PKAL Volume IV: What Works, What Matters, What Lasts

Responses to Making the Case: The Imperative of New Spaces for Science

General Strategies

  • Regarding spatial flexibility...and why we need to integrate the sciences, our 'aha' moment was when we realized the need to base our case from the perspective of the students. Students are attending colleges to learn to solve societal problems that require interdisciplinary and multi-disciplinary approaches. They are not attending colleges just to major in a discipline. This is the argument that we would advance to our trustees (and we are convinced that money will therefore follow!).

  • Our consensus was that it was our faculty in STEM that were the most difficult audience to convince to consider new ways of teaching in the process of shaping new spaces. We thought the only solution was to talk, to talk to everyone, to talk, talk, and talk again. Stories and statistics and data on what's working in other institutions are helpful in making our case, illustrating how peers are shifting from a sole focus on teaching content to a broader focus on teaching the skills of learning, and what that means for space planning.

  • Our table had a very wide-ranging, theoretical discussion on this, what we came to think of as 'science meets marketing,' but we had a very practical idea from the experience of one of our teams about how to make the case. Although this idea addresses the issue of how to talk with STEM faculty and colleagues about spaces, it has much wider, universal, practical application for planning the transformation of undergraduate STEM more broadly.

    Their experience was in developing and posting a timeline that illustrates how science as we know it has evolved over time (for those of you experienced with the powers of ten that your little project is the 'picnic on the lawn),' and that over time, science facilities have also evolved quite dramatically. It was a very practical and visually-interesting realization of a timeline, involving faculty and students from the art department in its design. The intent was to illustrate to all colleagues the changing nature of research and education in STEM fields, and thus to invite colleagues to understand and buy into our vision in a non-threatening way. This gives older, more seasoned STEM faculty opportunity to reflect on the evolutionary events they have experienced and more junior faculty to grasp a better sense of the foundation for STEM research and learning today. It is a powerful tool to get people talking, learn what others are thinking, and give everyone opportunity to buy-into the process. There you have it...the powers of ten.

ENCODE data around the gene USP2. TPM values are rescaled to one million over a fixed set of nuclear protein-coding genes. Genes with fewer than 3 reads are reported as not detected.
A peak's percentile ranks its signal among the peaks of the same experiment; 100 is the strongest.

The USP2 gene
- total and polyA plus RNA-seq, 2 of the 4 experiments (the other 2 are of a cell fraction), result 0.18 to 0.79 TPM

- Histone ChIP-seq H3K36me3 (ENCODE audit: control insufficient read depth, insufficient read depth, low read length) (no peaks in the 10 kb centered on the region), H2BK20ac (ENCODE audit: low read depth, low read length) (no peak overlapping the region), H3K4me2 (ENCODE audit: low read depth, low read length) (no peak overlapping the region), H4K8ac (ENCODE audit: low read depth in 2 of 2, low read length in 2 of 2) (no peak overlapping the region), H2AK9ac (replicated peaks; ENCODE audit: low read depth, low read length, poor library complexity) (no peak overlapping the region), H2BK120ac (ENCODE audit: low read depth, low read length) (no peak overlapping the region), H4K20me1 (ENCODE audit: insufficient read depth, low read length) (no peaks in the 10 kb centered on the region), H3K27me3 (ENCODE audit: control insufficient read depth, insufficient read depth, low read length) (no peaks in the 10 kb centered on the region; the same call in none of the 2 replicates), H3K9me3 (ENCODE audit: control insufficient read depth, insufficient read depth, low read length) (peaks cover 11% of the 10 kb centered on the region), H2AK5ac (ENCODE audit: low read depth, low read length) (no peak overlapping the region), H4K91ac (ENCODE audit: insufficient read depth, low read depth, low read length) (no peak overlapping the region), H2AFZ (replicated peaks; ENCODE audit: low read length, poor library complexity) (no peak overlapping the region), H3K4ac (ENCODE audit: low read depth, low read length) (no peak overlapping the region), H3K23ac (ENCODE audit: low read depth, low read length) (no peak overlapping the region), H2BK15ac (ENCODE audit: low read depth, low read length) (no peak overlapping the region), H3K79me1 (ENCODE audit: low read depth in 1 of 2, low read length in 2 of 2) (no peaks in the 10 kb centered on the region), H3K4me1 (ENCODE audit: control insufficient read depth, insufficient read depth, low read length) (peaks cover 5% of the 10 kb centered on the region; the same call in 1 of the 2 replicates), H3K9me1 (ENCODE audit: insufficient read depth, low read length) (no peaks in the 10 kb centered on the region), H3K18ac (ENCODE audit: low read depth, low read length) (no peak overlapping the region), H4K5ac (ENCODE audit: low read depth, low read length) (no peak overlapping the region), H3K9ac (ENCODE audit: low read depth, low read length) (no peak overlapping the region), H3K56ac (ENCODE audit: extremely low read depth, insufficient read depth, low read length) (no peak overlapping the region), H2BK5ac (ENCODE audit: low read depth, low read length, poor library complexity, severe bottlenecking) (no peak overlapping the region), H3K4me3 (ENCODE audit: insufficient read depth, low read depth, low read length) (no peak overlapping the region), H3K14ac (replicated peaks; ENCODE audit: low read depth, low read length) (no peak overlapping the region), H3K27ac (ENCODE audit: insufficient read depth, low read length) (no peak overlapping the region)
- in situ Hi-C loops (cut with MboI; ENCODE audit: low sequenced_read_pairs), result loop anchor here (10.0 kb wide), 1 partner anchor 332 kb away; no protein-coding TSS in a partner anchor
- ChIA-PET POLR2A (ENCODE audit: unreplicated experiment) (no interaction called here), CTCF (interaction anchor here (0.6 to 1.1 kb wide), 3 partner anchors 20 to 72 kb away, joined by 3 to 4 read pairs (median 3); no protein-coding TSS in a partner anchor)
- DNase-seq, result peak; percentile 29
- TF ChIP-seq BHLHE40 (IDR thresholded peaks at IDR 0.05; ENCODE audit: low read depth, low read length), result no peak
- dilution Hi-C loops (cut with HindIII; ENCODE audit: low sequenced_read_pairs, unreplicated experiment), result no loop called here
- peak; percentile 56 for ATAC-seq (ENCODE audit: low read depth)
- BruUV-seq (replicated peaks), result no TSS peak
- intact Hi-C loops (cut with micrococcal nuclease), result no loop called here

• Our strategy, in making the case to trustees, was to champion the needs of others instead of the needs of the faculty in the sciences- focusing on the students and the institution. While recognizing the imperative of having a message that reflects and engages the institution's wider mission, we thought it essential to understand our audience, to look at the interests or responsibilities of our institutional leaders: trustees, alumni board members, presidents, deans, and chief financial officers. A trustee might be a corporate CEO in your locality, with potential or history in hiring your graduates. Find out the skills of people they wish to hire, their really compelling concerns, the compelling needs of the region for education or industry or other things?

    Try to embrace those things. And the last thing was just making sure that you embrace all of the resources, the human, written and web-based resources that Project Kaleidoscope has to offer. A lot of people have valuable experience in facilities planning, and I'm always amazed when I go back and look at the available resources. PKAL is probably the best place, a lot of its anecdotal- it's not a lot of statistics yet, but looking at proofs at other institutions where the stories are compelling, they are backed up by data and by experience over time.